Teen develops 'wet lung' after vaping for 3 weeks

Mindy Sparks
May 18, 2018

According to CNN, the teen, who was a hostess at a rural Pennsylvania restaurant, paid an "unusual" price for an e-cigarette, and started developing symptoms shortly after.

An 18-year-old Pennsylvania teen had only been vaping e-cigarettes for about three weeks when she developed symptoms that sent her to the emergency room.

The doctors diagnosed her with hypersensitivity pneumonitis, also known as wet lung.

Trouble breathing, a persistent cough, chest pain - they're symptoms most often associated with smoking traditional tobacco cigarettes, not e-cigs. During the examination, she was diagnosed with hypersensitive pneumonitis and acute respiratory distress syndrome - a condition that without immediate medical care could result in death. But her condition rapidly worsened. Her history included mild asthma and an allergy to Brazil nuts, neither of which were thought to have caused her current condition.

"She was unable to get enough oxygen into her blood from her lungs and required a mechanical ventilator (respirator) to breathe for her until her lungs recovered", Dr. Daniel Weiner said, via CNN.

The 18-year-old was then placed on a ventilator machine and had tubes inserted into both sides of her chest to help drain the fluid from her lungs. It can be caused by a reaction to chemicals or dust - in this case, Sommerfeld says chemicals found in her e-cigarettes led to inflammation and lung damage.

"This immune response can lead to increased inflammation and "leaky" blood vessels, which can lead to fluid accumulation in the lungs", said Sommerfeld, now a general pediatrician at Children's Healthcare of Atlanta.

After tests ruled out an infection, she was treated with methylprednisolone, a steroid used to suppress the immune system in the event of a severe allergic reaction.

The patient said her last vape was only a day or two before her hospitalization.

The authors noted that this is the first reported case of its kind resulting from e-cigarette use in an adolescent.


'These potential harms of nicotine are particularly worrisome in view of soaring rates of e-cigarette use in USA teenagers'.

With the medical risks of e-cigarettes still being investigated, a teen experienced first-hand health complications after vaping for just a short period of time.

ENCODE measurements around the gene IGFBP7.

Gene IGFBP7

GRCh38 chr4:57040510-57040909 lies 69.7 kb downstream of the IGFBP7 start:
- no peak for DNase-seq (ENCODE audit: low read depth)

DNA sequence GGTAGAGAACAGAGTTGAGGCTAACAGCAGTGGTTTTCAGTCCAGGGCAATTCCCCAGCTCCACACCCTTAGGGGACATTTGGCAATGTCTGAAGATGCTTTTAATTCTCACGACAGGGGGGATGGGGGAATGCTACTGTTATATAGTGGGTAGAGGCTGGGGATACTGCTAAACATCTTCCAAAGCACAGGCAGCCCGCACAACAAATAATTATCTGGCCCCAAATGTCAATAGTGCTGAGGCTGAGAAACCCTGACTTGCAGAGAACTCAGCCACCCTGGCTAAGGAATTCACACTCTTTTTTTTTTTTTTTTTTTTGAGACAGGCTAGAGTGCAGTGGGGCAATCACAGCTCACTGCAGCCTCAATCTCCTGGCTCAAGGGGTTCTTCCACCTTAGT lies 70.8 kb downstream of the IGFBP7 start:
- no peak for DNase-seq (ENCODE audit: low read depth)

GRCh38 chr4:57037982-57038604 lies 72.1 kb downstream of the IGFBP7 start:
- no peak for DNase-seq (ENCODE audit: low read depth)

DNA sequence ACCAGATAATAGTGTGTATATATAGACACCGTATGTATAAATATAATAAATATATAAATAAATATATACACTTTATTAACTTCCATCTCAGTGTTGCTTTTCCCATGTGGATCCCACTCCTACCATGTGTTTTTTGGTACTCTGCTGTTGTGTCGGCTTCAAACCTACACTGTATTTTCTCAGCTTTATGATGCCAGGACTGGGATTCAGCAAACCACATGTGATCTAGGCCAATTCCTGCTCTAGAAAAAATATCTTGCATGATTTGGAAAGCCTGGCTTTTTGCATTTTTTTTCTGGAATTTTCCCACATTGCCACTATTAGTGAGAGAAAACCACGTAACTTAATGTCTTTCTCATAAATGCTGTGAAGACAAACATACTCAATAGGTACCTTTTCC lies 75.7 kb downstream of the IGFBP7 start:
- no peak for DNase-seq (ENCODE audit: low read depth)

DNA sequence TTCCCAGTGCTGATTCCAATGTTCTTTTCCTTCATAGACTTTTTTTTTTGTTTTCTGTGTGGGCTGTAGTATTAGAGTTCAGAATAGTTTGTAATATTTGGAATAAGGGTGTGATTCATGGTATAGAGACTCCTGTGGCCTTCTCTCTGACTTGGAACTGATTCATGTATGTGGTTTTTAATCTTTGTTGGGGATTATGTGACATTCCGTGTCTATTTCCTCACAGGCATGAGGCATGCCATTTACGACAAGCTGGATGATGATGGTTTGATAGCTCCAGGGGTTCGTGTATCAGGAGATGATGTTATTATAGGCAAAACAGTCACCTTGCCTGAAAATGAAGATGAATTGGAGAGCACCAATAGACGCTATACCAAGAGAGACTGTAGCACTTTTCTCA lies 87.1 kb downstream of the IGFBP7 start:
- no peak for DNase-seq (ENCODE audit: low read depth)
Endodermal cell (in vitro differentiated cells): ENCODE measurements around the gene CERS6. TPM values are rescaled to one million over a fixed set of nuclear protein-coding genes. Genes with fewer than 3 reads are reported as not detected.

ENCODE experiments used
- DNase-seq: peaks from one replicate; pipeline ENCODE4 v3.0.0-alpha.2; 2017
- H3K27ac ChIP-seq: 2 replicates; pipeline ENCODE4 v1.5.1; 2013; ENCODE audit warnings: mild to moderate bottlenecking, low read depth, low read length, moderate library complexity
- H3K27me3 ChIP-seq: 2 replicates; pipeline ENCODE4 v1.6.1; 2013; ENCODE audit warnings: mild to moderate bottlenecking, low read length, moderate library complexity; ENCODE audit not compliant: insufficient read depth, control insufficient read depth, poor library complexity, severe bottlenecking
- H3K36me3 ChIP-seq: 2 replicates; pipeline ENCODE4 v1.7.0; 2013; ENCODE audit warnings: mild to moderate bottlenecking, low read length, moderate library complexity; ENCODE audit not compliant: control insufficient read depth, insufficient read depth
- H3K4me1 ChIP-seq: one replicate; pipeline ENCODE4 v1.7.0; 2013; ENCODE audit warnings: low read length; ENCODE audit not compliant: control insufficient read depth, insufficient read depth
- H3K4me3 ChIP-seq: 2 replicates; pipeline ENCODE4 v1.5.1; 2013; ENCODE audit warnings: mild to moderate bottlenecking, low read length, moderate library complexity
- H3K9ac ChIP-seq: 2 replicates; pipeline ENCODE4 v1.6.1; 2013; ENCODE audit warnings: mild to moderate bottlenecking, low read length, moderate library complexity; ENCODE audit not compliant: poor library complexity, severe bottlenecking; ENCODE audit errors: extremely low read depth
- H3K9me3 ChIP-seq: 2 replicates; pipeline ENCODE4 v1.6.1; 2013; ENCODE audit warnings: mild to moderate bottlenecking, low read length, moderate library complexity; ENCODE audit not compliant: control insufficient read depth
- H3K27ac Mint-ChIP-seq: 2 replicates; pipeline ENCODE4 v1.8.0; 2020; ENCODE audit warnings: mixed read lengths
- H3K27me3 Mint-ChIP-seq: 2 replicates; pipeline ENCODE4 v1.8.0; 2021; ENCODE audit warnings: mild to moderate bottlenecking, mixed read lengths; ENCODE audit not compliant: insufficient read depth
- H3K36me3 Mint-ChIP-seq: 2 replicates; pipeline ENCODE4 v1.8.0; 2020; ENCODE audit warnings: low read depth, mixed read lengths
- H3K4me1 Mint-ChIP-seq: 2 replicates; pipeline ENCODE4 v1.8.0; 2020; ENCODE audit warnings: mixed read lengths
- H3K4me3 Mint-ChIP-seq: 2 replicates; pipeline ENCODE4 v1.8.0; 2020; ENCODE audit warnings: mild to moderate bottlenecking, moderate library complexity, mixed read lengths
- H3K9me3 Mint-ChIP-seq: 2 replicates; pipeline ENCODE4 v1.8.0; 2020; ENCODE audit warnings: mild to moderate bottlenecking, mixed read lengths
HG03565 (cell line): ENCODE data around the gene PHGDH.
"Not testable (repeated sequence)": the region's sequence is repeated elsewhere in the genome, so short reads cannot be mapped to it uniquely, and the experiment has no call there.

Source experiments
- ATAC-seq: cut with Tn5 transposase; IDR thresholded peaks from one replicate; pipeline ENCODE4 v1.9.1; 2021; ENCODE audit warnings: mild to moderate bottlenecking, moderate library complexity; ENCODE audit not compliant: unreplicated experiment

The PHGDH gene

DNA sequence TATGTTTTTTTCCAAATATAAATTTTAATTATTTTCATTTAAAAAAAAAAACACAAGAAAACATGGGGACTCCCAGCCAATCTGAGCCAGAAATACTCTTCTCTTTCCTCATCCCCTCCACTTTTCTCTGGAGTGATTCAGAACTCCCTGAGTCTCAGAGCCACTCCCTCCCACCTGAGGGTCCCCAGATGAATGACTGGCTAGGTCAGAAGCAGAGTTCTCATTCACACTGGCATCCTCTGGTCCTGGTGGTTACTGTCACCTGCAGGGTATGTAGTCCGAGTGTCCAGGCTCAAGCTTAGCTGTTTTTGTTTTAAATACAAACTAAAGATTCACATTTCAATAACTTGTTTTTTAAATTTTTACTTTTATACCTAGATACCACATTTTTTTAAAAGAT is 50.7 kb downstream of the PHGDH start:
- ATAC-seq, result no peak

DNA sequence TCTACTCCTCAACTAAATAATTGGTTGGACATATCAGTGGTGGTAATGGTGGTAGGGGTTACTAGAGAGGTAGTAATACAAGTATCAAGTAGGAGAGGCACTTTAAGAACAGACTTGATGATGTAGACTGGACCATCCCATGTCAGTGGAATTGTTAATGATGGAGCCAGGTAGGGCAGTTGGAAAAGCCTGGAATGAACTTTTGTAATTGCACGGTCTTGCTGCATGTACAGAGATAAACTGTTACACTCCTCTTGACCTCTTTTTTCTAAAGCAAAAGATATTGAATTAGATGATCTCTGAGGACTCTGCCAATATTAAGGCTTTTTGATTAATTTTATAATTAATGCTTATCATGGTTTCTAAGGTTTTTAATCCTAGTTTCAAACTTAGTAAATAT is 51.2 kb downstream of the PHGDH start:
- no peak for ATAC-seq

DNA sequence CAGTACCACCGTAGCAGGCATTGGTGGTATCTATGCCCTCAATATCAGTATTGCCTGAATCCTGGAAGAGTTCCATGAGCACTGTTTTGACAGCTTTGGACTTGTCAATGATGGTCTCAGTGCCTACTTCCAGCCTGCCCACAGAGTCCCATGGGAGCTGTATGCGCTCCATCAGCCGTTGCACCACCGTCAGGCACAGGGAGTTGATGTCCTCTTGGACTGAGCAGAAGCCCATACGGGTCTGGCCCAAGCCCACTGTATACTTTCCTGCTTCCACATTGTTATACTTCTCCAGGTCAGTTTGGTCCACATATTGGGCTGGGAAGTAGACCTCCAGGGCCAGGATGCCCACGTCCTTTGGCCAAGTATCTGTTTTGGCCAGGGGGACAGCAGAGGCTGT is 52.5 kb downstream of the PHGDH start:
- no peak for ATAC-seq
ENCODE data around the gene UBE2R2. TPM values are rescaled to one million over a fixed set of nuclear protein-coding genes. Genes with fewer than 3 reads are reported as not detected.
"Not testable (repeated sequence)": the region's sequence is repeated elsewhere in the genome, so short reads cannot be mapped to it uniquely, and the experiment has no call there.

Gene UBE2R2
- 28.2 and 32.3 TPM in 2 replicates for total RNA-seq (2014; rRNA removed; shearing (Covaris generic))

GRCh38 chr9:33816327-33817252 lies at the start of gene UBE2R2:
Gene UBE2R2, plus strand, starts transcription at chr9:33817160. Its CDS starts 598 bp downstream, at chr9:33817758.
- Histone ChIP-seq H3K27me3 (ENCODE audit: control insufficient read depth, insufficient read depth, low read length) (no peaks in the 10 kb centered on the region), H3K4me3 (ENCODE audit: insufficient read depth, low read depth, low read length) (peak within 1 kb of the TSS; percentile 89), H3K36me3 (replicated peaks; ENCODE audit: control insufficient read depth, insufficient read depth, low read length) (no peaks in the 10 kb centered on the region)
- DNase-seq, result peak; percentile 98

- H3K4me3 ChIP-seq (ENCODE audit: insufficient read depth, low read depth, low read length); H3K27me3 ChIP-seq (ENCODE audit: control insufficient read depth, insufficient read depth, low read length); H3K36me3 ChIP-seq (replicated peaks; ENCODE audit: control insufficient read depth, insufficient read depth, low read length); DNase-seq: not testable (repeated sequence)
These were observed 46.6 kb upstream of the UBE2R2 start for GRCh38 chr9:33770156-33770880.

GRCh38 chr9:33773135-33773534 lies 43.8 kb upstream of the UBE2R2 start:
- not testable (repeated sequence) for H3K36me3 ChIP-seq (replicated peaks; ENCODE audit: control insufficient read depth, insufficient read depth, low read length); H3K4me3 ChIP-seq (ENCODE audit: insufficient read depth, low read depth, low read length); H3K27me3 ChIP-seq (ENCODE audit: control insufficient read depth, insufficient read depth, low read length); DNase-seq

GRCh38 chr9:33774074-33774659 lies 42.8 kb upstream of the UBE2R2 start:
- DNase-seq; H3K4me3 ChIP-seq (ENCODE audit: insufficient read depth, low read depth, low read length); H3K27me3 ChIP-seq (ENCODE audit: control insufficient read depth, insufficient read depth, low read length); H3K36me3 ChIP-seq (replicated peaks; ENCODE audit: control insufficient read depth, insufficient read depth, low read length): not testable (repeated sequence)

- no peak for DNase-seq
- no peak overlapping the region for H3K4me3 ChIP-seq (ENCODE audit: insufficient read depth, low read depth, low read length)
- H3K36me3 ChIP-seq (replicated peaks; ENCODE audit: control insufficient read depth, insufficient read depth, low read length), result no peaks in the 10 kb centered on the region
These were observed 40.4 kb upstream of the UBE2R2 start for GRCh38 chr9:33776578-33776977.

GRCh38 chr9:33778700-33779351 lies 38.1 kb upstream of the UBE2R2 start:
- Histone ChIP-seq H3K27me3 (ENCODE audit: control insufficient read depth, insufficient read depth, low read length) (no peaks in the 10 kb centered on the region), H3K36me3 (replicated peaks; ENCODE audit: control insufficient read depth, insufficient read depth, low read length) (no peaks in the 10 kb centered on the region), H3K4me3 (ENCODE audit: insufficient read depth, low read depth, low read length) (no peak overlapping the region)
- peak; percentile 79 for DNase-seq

And because they are popular (and for many, a good tool to quit smoking cigarettes), Sommerfeld says consumers should be careful when considering which products to purchase.

Her research has shown that certain e-cigarette flavor chemicals significantly reduce the function of immune cells.

Sommerfeld noted that, as vaping products contain nicotine, "vaping can cause side effects including dizziness, headaches, nausea, racing heart, anxiety and difficulty with sleep". "It is important to note that electronic cigarettes still contain nicotine and can be addictive to children".

Jaspers said that, "in addition to nicotine addiction, which by itself will have effects on the adolescent brain, we just do not know yet what the long term health effects of exposure to e-cigarettes may be".

Tallmadge was reportedly using a "mod" pen manufactured by Smok-E Mountain in the Philippines.

The rapid spread of vaping was highlighted by a 2016 report from the U.S. surgeon general that cited a 900% increase in e-cigarette use by high school students from 2011 to 2015.

"They have been marketed as a safer alternative to typical cigarettes", she says.

This photo illustration shows a woman smoking an electronic cigarette on July 5, 2012 in Knutsford, United Kingdom.

Other reports by Iphone Fresh

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